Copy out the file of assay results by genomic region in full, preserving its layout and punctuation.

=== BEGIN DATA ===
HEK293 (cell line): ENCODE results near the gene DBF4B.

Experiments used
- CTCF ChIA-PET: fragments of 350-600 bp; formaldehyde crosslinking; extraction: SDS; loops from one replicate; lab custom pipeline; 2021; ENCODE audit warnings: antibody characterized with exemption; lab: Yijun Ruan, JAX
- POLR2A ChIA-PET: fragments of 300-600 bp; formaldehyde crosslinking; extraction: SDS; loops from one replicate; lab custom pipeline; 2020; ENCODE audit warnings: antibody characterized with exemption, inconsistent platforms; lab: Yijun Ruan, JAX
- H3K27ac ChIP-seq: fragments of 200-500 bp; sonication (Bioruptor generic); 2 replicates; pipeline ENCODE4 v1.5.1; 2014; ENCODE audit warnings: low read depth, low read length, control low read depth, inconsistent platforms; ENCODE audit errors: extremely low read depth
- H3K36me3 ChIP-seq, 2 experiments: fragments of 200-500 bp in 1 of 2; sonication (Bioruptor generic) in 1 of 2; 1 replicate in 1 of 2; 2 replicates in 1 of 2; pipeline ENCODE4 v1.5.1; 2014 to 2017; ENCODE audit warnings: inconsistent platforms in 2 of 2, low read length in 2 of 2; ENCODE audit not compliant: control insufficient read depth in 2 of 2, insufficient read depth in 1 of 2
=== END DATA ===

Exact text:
HEK293 (cell line): ENCODE results near the gene DBF4B.

Experiments used
- CTCF ChIA-PET: fragments of 350-600 bp; formaldehyde crosslinking; extraction: SDS; loops from one replicate; lab custom pipeline; 2021; ENCODE audit warnings: antibody characterized with exemption; lab: Yijun Ruan, JAX
- POLR2A ChIA-PET: fragments of 300-600 bp; formaldehyde crosslinking; extraction: SDS; loops from one replicate; lab custom pipeline; 2020; ENCODE audit warnings: antibody characterized with exemption, inconsistent platforms; lab: Yijun Ruan, JAX
- H3K27ac ChIP-seq: fragments of 200-500 bp; sonication (Bioruptor generic); 2 replicates; pipeline ENCODE4 v1.5.1; 2014; ENCODE audit warnings: low read depth, low read length, control low read depth, inconsistent platforms; ENCODE audit errors: extremely low read depth
- H3K36me3 ChIP-seq, 2 experiments: fragments of 200-500 bp in 1 of 2; sonication (Bioruptor generic) in 1 of 2; 1 replicate in 1 of 2; 2 replicates in 1 of 2; pipeline ENCODE4 v1.5.1; 2014 to 2017; ENCODE audit warnings: inconsistent platforms in 2 of 2, low read length in 2 of 2; ENCODE audit not compliant: control insufficient read depth in 2 of 2, insufficient read depth in 1 of 2